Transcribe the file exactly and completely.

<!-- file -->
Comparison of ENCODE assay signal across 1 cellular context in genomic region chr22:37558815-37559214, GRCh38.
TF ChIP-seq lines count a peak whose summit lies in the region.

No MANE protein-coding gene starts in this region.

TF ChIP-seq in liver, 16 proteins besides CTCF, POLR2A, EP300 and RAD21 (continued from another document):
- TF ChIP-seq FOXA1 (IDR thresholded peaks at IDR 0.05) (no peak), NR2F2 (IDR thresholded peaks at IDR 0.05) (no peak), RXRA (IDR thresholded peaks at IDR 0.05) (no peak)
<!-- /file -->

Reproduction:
Comparison of ENCODE assay signal across 1 cellular context in genomic region chr22:37558815-37559214, GRCh38.
TF ChIP-seq lines count a peak whose summit lies in the region.

No MANE protein-coding gene starts in this region.

TF ChIP-seq in liver, 16 proteins besides CTCF, POLR2A, EP300 and RAD21 (continued from another document):
- TF ChIP-seq FOXA1 (IDR thresholded peaks at IDR 0.05) (no peak), NR2F2 (IDR thresholded peaks at IDR 0.05) (no peak), RXRA (IDR thresholded peaks at IDR 0.05) (no peak)